USWNT Fans And Players Hope World Cup Win Will Help National Women's League Succeed
AUDIE CORNISH, HOST:
This year's ticker-tape parade is over for the women's national soccer team. Now back to work. How can women's soccer take advantage of a monthlong commercial for the sport? When the women won their second World Cup in 1999, they had a lot of momentum. But since then, two different pro leagues have launched and folded. Fans and players hope the current league, the National Women's Soccer League, will be different.
Joining me to talk about this is Rachel Bachman. She's a senior sports writer for The Wall Street Journal. Welcome to the program.
RACHEL BACHMAN: Great to be here, Audie. Thanks for having me.
CORNISH: So this is the women's fourth World Cup title. What do you think will be different this time around?
BACHMAN: One of the things that's changed most dramatically is the backdrop of their victory. The Women's World Cup is just so much more popular than it was back in '91 when it started when hardly anyone even knew it was happening. FIFA, the world governing body of soccer, estimates that 1 billion people watched this Women's World Cup, and that's simply unprecedented.
CORNISH: In March, the women's team filed a gender discrimination lawsuit against U.S. Soccer alleging that the federation pays them less than men. People have been talking about this a lot. How does this affect their argument?
BACHMAN: Well, if I were the U.S. women's soccer team, I would take the audio from the World Cup final in which the crowd was chanting equal pay and submit it as evidence because what they have now, in addition to a World Cup title, is they have the public unequivocally on their side. And I would think that can only help them in their lawsuit.
CORNISH: In the meantime, it looks like the private market is starting to step up. Can you talk about how this win has basically kind of brought more attention to the team from the business world?
BACHMAN: Well, two significant things happened during the World Cup itself. One, ESPN announced that it will broadcast 14 games in the NWSL. Another thing that has happened is Budweiser announced a four-year sponsorship agreement with the NWSL as well. And this is a league that really has largely run on a shoestring budget. If it's going to succeed long-term, it needs deep-pocketed investors, owners and, certainly, sponsors. And Budweiser is a very significant first step on the way of what could be increased investment in the league.
CORNISH: Does it make a difference that the team has this charismatic international star in Megan Rapinoe? I mean, is that something that can really be a defining moment for a sport and a league that is trying to push itself forward?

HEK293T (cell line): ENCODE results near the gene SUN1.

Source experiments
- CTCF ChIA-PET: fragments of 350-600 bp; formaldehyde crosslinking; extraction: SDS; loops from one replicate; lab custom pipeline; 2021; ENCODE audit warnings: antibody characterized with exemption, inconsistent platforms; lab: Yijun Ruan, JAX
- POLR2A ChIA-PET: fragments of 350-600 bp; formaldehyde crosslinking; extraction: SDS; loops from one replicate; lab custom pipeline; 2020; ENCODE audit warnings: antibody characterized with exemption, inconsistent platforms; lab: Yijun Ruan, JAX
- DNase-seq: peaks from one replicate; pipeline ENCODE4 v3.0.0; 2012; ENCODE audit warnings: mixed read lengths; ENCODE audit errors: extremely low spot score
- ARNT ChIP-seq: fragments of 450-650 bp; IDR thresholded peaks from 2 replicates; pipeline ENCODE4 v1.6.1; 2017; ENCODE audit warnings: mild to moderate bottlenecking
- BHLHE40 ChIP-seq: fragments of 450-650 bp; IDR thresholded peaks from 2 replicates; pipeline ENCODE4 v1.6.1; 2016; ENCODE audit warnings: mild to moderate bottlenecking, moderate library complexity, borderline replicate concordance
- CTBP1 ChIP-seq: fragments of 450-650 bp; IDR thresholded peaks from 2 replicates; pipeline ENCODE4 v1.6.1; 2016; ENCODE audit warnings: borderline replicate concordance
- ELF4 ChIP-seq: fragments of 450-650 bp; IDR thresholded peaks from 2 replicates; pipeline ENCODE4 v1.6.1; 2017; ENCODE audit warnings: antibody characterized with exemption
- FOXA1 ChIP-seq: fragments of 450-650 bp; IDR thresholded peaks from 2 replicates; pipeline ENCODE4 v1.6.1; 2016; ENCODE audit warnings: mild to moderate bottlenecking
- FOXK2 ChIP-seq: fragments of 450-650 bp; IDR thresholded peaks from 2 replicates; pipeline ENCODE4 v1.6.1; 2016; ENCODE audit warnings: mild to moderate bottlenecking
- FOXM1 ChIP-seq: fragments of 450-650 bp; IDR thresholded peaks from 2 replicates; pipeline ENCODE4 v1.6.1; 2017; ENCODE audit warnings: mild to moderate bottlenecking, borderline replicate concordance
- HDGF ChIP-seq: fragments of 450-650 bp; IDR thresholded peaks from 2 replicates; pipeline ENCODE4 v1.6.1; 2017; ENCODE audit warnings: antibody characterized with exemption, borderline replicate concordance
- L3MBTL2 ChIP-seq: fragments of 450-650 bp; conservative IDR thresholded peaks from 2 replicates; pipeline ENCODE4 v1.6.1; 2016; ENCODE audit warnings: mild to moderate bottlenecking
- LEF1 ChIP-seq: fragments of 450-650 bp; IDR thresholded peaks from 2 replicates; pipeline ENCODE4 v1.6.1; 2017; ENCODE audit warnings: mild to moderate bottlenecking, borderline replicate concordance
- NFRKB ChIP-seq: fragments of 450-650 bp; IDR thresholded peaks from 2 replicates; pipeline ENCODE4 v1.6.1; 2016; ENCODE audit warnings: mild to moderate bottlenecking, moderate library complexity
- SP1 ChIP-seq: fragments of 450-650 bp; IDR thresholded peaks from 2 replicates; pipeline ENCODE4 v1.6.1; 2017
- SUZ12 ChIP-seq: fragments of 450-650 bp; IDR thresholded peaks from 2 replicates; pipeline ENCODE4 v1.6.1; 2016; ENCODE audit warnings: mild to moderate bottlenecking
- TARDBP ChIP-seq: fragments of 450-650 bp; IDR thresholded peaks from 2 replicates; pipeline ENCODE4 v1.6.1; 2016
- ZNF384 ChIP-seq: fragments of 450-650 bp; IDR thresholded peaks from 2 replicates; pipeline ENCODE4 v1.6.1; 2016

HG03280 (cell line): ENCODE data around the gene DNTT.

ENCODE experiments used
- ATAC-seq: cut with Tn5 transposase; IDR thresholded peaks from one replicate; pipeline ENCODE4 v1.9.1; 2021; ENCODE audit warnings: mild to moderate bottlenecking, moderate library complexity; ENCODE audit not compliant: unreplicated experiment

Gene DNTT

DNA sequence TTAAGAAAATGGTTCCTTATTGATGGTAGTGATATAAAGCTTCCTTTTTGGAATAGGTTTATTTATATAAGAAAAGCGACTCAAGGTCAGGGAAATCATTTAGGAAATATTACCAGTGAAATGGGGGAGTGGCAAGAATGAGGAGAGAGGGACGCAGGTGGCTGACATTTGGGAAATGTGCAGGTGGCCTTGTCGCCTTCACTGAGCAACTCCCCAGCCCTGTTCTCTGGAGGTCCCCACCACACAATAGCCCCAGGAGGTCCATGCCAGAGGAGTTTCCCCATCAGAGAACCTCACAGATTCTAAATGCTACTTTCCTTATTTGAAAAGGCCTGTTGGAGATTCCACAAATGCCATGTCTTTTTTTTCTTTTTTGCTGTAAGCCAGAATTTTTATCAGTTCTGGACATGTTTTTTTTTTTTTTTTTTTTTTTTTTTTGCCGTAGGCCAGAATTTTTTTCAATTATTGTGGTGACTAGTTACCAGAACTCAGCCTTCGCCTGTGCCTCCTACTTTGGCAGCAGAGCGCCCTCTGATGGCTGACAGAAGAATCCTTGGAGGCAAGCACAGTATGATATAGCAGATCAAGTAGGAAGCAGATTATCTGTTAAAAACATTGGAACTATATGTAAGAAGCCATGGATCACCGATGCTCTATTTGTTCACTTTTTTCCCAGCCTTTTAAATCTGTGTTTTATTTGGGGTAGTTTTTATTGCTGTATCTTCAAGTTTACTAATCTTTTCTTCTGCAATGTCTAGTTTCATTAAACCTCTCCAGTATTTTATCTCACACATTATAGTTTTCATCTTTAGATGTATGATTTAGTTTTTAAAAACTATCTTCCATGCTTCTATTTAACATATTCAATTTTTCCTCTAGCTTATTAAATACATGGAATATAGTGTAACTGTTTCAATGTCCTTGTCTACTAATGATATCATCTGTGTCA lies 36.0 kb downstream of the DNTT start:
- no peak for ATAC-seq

BACHMAN: Absolutely. It's just been remarkable to see the rise of her star. You know, let's not forget she certainly was a very good player for the team going into the World Cup, but certainly not what we would say the unequivocally best player. She scored all four goals in two of the U.S.' knockout round games. She, of course, very famously struck this outstretched arms pose during the France game. And, of course, her sparkling, very effervescent personality.
CORNISH: Yeah, she's good for a soundbite.
BACHMAN: Exactly. And I think that can only help the league. Certainly, in every city she goes to, she'll be the LeBron James of the NWSL, and that can only help boost attendance.
CORNISH: Is there anything other women's pro leagues, like the WNBA, can take from this moment from soccer and apply it?
BACHMAN: Well, I think the most significant contribution the U.S. women's soccer team has made to other women's leagues is the pay discrimination suit because what that did was to launch this national conversation about pay for female athletes, highlighting the fact that some of these leagues are struggling, including the WNBA. So now I think fans understand that the onus is on them, in part, to make sure these leagues survive.
CORNISH: But have we seen this movie before? I mean, we talked about, in the introduction, the idea of leagues coming and going - right? - folding off the momentum of a moment. What makes you think this moment will last?
BACHMAN: Well, one thing that's different is the NWSL is already twice as long as either of the two leagues that preceded it. It's got a little bit thicker of a foundation. It's working off of a larger platform. The Women's World Cup is simply a much bigger deal now than it was when those two previous leagues folded.
In addition, you know, it is becoming international. I mean, Marta, the great Brazilian star, plays for the Orlando Pride of the NWSL. Samantha Kerr played for the Australian national team in the World Cup, plays for the Chicago Red Stars. So you know, these are also stars that the NWSL can market to try to sort of broaden the base of the league.
CORNISH: Rachel Bachman is senior sports reporter for The Wall Street Journal. Thanks so much.
BACHMAN: Thanks so much, Audie.
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